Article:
Donald Schaetzel, an engineer employed by defendant, investigated the accident in question. On January 23, 1964, he examined the vehicle and had photographs taken under his direction. He testified that the accident was caused, as shown in the photographs, because parts were missing in the rear wheel assembly of the truck. Seven of the eight necessary bolts in the assembly were missing. Corrosion in this assembly indicated that the parts had been missing for a period of time. If the missing bolts were in place, a jerky or jumpy motion would have had no effect on the trailer unit. Another witness testified as an expert that the absence of the bolts retaining the springs in the rear housing assembly would be the direct cause of the accident. Two employees of Screw Conveyor and defendant's plant superintendent testified that after the accident they inspected the trailer unit and found bolts missing from the assembly.
The operator of the lift testified that he had raised the elevator in gradual stages as he had been taught. The lift was not raised to its maximum elevation, and the mechanism was not being lowered at the time of the accident. After the truck was emptied of grain, he helped plaintiff fold a canvas. As he was walking back to the controls he heard a noise, saw the truck coming down and ran.
We will first consider General Mill's contention that the doctrine of res ipsa loquitur is not applicable in this case.
To apply the doctrine of res ipsa loquitur, plaintiff must establish that the injury was caused by an agent or instrumentality within the control or management of the defendant, that plaintiff was free from contributory negligence, and that the result is one normally not occurring without negligence in the control or management of the agency or instrumentality. Cobb v. Marshall Field & Co., 22 Ill. App.2d 143, 159 N.E.2d 520 (1959).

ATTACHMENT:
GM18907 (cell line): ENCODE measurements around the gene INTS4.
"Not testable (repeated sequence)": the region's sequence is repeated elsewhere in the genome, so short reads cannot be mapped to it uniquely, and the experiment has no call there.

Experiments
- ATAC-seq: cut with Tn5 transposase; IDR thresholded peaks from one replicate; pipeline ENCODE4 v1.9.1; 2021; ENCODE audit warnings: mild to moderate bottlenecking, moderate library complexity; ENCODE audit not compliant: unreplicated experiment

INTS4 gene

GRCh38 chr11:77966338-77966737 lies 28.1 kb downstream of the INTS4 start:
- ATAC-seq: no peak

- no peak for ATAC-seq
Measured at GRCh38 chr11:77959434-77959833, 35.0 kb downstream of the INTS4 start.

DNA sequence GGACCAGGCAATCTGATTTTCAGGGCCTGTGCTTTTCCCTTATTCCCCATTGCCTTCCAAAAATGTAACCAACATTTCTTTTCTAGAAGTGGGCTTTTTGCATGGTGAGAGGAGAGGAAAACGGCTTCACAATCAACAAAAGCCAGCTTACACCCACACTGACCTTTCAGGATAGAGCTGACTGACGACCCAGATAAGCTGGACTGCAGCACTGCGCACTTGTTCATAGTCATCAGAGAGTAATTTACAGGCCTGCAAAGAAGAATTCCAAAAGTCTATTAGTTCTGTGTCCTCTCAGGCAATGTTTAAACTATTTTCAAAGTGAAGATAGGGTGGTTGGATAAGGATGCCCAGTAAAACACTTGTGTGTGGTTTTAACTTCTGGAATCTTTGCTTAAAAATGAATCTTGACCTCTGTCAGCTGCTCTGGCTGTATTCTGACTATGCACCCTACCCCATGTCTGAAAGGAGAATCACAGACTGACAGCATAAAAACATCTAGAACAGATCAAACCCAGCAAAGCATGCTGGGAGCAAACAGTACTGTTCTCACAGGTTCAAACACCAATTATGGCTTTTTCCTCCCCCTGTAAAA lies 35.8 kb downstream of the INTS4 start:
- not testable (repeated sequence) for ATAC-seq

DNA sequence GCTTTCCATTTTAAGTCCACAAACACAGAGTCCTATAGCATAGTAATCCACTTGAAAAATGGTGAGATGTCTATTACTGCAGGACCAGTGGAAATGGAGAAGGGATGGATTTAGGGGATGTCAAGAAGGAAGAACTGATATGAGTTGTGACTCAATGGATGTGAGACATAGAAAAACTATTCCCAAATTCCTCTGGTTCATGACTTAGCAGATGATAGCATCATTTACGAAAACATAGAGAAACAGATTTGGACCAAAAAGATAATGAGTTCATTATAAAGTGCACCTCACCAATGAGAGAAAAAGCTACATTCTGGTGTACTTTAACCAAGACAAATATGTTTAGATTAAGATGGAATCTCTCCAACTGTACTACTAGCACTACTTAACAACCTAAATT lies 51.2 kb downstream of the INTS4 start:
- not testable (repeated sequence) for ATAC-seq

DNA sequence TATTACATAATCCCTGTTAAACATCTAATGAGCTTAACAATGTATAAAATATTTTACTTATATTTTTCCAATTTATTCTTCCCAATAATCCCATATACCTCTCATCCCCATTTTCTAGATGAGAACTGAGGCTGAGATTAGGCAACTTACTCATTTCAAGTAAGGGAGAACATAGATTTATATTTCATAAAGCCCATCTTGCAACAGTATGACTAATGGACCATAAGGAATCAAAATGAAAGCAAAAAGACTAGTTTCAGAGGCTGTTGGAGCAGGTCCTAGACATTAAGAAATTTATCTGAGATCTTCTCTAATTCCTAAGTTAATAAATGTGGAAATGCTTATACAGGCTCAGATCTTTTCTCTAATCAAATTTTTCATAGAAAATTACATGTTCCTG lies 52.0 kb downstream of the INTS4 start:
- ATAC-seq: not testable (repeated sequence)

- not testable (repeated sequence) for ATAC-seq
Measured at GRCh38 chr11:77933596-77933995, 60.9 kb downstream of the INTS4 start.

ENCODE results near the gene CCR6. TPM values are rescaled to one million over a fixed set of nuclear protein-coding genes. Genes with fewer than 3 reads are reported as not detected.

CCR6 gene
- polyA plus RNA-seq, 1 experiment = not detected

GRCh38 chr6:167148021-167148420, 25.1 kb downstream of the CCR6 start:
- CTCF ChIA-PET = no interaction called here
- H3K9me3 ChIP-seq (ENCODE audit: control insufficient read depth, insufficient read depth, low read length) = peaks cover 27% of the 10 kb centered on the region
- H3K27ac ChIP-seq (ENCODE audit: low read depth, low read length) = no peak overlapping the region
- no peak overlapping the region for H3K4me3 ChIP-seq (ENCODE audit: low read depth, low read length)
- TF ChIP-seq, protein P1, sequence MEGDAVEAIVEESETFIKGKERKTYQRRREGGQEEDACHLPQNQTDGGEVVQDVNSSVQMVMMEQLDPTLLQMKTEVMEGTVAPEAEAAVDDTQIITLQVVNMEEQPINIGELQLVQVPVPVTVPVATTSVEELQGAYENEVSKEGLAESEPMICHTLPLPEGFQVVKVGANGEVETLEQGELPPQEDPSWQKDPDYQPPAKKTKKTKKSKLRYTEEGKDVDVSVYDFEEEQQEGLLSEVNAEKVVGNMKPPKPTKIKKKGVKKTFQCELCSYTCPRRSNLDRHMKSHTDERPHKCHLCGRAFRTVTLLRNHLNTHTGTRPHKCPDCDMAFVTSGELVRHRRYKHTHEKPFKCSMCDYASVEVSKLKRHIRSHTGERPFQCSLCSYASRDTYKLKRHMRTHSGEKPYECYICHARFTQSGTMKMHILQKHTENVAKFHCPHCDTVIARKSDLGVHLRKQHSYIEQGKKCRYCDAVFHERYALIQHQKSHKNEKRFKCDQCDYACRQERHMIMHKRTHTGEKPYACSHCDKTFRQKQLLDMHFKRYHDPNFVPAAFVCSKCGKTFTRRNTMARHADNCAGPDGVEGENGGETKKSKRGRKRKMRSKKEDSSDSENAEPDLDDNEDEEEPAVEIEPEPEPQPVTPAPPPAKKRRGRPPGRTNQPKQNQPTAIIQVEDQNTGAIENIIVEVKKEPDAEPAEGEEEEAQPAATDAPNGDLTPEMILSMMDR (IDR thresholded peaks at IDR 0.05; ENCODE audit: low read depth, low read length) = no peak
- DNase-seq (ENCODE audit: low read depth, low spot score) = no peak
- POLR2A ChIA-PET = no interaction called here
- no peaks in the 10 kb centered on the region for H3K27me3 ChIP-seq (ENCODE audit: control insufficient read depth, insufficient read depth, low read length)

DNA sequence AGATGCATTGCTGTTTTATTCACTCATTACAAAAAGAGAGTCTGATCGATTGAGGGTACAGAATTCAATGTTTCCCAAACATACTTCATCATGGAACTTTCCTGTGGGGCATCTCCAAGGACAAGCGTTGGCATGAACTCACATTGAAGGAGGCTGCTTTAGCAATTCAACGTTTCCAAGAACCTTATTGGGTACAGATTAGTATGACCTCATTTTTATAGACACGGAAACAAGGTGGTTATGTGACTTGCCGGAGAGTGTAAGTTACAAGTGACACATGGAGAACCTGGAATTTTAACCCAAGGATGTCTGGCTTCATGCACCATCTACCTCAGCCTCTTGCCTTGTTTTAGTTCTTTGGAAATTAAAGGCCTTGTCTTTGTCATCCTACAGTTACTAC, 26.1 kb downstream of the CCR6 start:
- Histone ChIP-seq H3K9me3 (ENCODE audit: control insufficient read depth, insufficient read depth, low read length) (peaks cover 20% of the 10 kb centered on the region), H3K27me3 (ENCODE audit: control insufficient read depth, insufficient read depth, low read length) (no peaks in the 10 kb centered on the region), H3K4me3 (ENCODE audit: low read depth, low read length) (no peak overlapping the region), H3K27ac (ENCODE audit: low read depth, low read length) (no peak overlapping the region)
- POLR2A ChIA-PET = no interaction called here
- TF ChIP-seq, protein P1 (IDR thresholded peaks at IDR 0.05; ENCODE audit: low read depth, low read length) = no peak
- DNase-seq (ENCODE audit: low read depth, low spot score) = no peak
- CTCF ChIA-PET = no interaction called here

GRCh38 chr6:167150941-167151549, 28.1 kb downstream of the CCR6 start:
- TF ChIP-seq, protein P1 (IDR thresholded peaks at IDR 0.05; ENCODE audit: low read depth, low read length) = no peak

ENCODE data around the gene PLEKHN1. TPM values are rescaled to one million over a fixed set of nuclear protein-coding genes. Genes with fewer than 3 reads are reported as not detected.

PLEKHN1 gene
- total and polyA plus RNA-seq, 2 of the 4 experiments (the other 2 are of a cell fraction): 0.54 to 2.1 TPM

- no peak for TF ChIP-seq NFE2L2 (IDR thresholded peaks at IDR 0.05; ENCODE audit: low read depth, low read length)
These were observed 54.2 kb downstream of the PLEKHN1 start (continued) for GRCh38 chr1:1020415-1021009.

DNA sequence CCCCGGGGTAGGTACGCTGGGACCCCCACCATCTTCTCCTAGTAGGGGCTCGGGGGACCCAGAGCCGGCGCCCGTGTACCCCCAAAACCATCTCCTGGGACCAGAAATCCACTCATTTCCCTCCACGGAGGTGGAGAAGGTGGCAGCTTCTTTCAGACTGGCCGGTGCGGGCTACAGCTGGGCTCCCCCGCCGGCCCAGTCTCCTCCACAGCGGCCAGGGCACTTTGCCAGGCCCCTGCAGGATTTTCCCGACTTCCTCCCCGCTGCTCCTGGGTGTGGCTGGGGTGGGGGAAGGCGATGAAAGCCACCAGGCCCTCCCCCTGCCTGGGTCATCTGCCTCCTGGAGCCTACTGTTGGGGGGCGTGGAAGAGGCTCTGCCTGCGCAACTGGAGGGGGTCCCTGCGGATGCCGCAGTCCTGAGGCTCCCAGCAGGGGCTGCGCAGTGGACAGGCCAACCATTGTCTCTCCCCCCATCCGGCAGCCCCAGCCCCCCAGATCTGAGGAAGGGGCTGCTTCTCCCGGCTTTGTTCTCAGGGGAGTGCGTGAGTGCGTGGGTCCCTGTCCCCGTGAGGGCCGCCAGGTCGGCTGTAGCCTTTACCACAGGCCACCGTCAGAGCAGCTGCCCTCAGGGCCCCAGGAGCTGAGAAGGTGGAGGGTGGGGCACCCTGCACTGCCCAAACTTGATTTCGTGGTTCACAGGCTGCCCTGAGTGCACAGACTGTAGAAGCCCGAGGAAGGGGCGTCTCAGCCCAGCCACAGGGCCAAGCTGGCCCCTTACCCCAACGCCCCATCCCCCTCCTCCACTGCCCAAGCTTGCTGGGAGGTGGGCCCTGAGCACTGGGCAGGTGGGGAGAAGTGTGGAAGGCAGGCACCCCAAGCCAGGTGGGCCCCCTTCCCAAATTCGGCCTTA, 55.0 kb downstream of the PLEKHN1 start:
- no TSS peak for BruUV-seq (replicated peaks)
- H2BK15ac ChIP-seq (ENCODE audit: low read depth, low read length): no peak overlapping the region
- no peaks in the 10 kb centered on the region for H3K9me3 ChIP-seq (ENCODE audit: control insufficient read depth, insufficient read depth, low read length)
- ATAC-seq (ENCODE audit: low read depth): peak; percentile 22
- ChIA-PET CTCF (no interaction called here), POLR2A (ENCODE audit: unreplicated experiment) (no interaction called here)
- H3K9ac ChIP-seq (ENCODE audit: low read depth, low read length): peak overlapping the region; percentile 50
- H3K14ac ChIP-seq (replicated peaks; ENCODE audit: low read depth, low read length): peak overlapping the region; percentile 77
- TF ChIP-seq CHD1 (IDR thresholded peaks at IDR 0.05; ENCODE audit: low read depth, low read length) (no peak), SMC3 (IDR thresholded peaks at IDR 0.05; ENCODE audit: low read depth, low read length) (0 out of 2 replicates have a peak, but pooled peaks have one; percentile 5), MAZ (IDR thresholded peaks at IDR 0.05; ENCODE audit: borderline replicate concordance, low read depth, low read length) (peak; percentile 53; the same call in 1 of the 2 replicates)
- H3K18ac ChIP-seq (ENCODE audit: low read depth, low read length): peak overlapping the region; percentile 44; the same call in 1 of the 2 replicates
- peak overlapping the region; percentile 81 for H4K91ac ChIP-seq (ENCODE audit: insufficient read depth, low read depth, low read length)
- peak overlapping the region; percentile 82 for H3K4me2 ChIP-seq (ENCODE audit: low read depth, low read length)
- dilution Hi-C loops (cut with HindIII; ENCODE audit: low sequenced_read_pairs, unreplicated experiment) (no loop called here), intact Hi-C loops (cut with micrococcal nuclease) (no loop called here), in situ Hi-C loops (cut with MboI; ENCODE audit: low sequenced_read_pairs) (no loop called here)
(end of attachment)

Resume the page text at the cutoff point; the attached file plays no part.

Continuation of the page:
In Metz v. Central Illinois Electric & Gas Co., 32 Ill.2d 446, 207 N.E.2d 305 (1965), our Supreme Court stated at p 449:
"Whether the doctrine [of res ipsa] applies in a given case is a question of law which must be decided by the court, but once this has been answered in the affirmative, it is for the trier of fact to weigh the evidence and determine whether the circumstantial evidence of negligence has been overcome. . . ."
Therefore if res ipsa applies, the trial court's determination of fact may be disturbed by a reviewing court only if that determination is contrary to the manifest weight of the evidence. Smith v. Illinois Power and Light Corp., 297 Ill. App. 358, 17 N.E.2d 632 (1938).
The mere happening of an accident will not support an inference of negligence. Finfer v. Turck, 347 Ill. App. 72, 105 N.E.2d 785 (1952). The doctrine of res ipsa should only be applied if the circumstantial evidence justifies an inference of negligence. Edmonds v. Heil, 333 Ill. App. 497, 77 N.E.2d 863 (1948).
Defendant contends that the doctrine should not be applied because plaintiff did not show that the lift caused the accident, arguing that at the conclusion of plaintiff's case there were three equally possible explanations of the damage to the truck: (1) negligent installation or manufacture of the lift; (2) negligent maintenance or the defective condition of the truck itself; and (3) negligent maintenance or operation of the lift.
We agree with the proposition that plaintiff must establish causation before he may recover, regardless of what theory he is advancing; and that the doctrine of res ipsa loquitur ". . . does not dispense with the requirement that the act or omission . . . be established as the proximate cause . . ." of the accident. Bish v. Employer's Liability Assur. Corp., 236 F.2d 62, 67 (5th Cir 1956). As stated in Prosser, Law of Torts (3d Ed 1964),
"[a] cause is a necessary antecedent: in a very real and practical sense, the term embraces all things which have so far contributed to the result that without them it would not have occurred." P 241.
However, plaintiff need not disprove all possible explanations of the accident. In May v. Columbian Rope Co., 40 Ill. App.2d 264, 189 N.E.2d 394 (1963), plaintiff was injured when a rope holding a scaffold broke. He sued the manufacturer of the rope on the theory of res ipsa. The court stated at page 273:
"Defendant asserts that plaintiff has not disproved the possibility that the rope was weakened by a mistaken cut while being shortened into usable lengths. However, there is no evidence to suggest that this happened. Moreover, plaintiff is not required to disprove every alternative hypothesis suggesting a cause other than negligence in order to recover."
We believe that the plaintiff presented sufficient evidence to establish that the cause of the accident was the negligent maintenance or operation of the lift. As to defendant's contentions that there were three equally possible explanations of the accident, it must be noted that the lift had been engaged in more than 9,000 operations prior to trial, and for a period of a few years. This occurrence constituted the only accident. Thus any possibility of negligence in the manufacture or installation of the mechanism would seem remote.